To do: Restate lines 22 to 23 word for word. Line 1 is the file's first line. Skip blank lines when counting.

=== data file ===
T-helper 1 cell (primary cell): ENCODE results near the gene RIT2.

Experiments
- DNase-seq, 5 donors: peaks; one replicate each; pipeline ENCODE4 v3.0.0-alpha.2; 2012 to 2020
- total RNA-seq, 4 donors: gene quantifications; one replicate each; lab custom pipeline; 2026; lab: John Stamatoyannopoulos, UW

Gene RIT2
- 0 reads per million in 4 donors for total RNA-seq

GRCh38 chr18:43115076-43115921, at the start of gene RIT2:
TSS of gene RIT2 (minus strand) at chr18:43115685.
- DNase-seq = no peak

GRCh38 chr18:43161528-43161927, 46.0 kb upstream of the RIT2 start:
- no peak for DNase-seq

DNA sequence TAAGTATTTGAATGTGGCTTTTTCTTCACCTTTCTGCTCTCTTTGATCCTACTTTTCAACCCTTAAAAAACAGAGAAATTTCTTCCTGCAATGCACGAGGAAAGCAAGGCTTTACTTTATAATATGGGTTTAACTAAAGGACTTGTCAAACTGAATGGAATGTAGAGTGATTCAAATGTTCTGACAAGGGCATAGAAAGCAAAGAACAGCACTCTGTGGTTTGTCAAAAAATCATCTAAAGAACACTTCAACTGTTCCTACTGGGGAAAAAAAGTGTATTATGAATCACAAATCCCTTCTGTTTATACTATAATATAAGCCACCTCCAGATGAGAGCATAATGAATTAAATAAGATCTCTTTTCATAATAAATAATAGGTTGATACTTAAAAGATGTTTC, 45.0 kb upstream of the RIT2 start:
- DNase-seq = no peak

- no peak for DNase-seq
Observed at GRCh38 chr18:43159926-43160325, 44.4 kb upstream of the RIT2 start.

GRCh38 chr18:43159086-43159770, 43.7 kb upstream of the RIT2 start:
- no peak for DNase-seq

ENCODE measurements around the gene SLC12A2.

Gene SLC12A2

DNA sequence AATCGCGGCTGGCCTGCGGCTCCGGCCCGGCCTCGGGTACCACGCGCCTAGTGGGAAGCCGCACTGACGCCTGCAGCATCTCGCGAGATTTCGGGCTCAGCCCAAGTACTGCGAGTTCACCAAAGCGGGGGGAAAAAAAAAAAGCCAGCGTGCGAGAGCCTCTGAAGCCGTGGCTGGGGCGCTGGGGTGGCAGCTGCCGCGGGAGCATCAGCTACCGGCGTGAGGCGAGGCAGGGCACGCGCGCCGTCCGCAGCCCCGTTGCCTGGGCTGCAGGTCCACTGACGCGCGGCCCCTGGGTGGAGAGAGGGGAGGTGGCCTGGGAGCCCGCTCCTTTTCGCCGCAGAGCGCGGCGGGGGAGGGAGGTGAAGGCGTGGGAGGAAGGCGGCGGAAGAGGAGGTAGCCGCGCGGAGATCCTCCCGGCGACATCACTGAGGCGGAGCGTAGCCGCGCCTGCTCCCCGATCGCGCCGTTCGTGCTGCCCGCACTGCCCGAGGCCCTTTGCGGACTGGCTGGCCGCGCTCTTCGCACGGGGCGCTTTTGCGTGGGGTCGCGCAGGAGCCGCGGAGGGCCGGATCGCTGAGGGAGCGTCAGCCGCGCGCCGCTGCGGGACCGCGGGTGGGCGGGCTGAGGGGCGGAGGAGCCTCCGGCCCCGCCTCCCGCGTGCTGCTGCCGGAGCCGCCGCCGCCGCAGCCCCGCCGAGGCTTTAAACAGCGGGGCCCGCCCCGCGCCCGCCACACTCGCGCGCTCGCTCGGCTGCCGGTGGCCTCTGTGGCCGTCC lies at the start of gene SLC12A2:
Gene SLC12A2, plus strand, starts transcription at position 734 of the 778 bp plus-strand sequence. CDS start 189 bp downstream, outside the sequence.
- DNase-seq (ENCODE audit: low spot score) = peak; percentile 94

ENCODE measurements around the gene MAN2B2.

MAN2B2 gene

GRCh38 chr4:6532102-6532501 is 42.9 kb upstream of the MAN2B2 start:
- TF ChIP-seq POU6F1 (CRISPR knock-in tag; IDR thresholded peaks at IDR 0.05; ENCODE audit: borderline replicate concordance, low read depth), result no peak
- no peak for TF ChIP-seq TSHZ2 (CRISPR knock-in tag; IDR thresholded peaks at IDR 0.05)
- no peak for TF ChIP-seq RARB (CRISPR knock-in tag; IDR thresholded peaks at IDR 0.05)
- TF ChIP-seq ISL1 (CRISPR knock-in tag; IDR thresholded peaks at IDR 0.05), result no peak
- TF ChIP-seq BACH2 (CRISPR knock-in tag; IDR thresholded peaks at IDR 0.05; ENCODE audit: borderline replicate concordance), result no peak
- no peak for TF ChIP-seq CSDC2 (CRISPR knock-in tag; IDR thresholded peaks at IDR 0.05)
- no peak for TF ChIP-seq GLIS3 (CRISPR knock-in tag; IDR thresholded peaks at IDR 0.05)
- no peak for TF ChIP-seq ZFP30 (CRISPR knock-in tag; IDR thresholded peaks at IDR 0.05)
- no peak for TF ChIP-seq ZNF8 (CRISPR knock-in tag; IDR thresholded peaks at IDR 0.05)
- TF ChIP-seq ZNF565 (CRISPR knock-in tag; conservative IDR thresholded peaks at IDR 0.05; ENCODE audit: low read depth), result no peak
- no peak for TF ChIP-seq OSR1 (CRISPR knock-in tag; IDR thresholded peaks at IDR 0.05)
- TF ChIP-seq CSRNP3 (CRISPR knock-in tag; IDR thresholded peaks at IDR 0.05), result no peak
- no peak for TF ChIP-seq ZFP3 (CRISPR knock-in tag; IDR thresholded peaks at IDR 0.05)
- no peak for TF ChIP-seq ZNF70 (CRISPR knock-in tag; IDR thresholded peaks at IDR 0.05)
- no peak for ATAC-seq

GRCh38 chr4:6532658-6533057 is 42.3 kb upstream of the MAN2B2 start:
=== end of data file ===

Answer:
- DNase-seq (ENCODE audit: low spot score) = peak; percentile 94

ENCODE measurements around the gene MAN2B2.